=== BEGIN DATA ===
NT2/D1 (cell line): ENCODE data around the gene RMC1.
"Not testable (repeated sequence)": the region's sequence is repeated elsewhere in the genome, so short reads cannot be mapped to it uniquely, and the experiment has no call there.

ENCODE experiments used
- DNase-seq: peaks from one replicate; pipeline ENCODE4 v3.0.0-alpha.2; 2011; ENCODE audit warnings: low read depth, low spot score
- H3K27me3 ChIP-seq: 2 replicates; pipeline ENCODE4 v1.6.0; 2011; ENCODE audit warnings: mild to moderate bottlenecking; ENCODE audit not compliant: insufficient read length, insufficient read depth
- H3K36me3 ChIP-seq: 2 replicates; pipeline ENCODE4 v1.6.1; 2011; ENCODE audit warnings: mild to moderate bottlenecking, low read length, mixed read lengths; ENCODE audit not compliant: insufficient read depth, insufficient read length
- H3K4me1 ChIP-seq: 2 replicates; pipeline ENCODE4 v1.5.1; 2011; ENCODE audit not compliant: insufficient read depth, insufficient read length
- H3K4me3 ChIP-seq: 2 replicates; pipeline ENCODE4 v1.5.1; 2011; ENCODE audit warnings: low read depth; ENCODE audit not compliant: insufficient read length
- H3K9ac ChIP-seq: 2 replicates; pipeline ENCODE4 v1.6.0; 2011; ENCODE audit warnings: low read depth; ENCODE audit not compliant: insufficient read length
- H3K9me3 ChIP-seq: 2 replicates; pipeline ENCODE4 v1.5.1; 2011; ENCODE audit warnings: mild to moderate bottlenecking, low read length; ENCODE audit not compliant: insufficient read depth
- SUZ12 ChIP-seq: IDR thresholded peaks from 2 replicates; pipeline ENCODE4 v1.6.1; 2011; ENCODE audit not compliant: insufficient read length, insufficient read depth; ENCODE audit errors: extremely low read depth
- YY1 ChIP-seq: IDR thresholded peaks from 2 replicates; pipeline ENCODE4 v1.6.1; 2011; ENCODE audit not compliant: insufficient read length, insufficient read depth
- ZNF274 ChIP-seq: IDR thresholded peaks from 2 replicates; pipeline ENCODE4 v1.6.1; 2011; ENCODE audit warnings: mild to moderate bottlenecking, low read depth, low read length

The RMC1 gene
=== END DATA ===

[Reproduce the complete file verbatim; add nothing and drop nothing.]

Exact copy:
NT2/D1 (cell line): ENCODE data around the gene RMC1.
"Not testable (repeated sequence)": the region's sequence is repeated elsewhere in the genome, so short reads cannot be mapped to it uniquely, and the experiment has no call there.

ENCODE experiments used
- DNase-seq: peaks from one replicate; pipeline ENCODE4 v3.0.0-alpha.2; 2011; ENCODE audit warnings: low read depth, low spot score
- H3K27me3 ChIP-seq: 2 replicates; pipeline ENCODE4 v1.6.0; 2011; ENCODE audit warnings: mild to moderate bottlenecking; ENCODE audit not compliant: insufficient read length, insufficient read depth
- H3K36me3 ChIP-seq: 2 replicates; pipeline ENCODE4 v1.6.1; 2011; ENCODE audit warnings: mild to moderate bottlenecking, low read length, mixed read lengths; ENCODE audit not compliant: insufficient read depth, insufficient read length
- H3K4me1 ChIP-seq: 2 replicates; pipeline ENCODE4 v1.5.1; 2011; ENCODE audit not compliant: insufficient read depth, insufficient read length
- H3K4me3 ChIP-seq: 2 replicates; pipeline ENCODE4 v1.5.1; 2011; ENCODE audit warnings: low read depth; ENCODE audit not compliant: insufficient read length
- H3K9ac ChIP-seq: 2 replicates; pipeline ENCODE4 v1.6.0; 2011; ENCODE audit warnings: low read depth; ENCODE audit not compliant: insufficient read length
- H3K9me3 ChIP-seq: 2 replicates; pipeline ENCODE4 v1.5.1; 2011; ENCODE audit warnings: mild to moderate bottlenecking, low read length; ENCODE audit not compliant: insufficient read depth
- SUZ12 ChIP-seq: IDR thresholded peaks from 2 replicates; pipeline ENCODE4 v1.6.1; 2011; ENCODE audit not compliant: insufficient read length, insufficient read depth; ENCODE audit errors: extremely low read depth
- YY1 ChIP-seq: IDR thresholded peaks from 2 replicates; pipeline ENCODE4 v1.6.1; 2011; ENCODE audit not compliant: insufficient read length, insufficient read depth
- ZNF274 ChIP-seq: IDR thresholded peaks from 2 replicates; pipeline ENCODE4 v1.6.1; 2011; ENCODE audit warnings: mild to moderate bottlenecking, low read depth, low read length

The RMC1 gene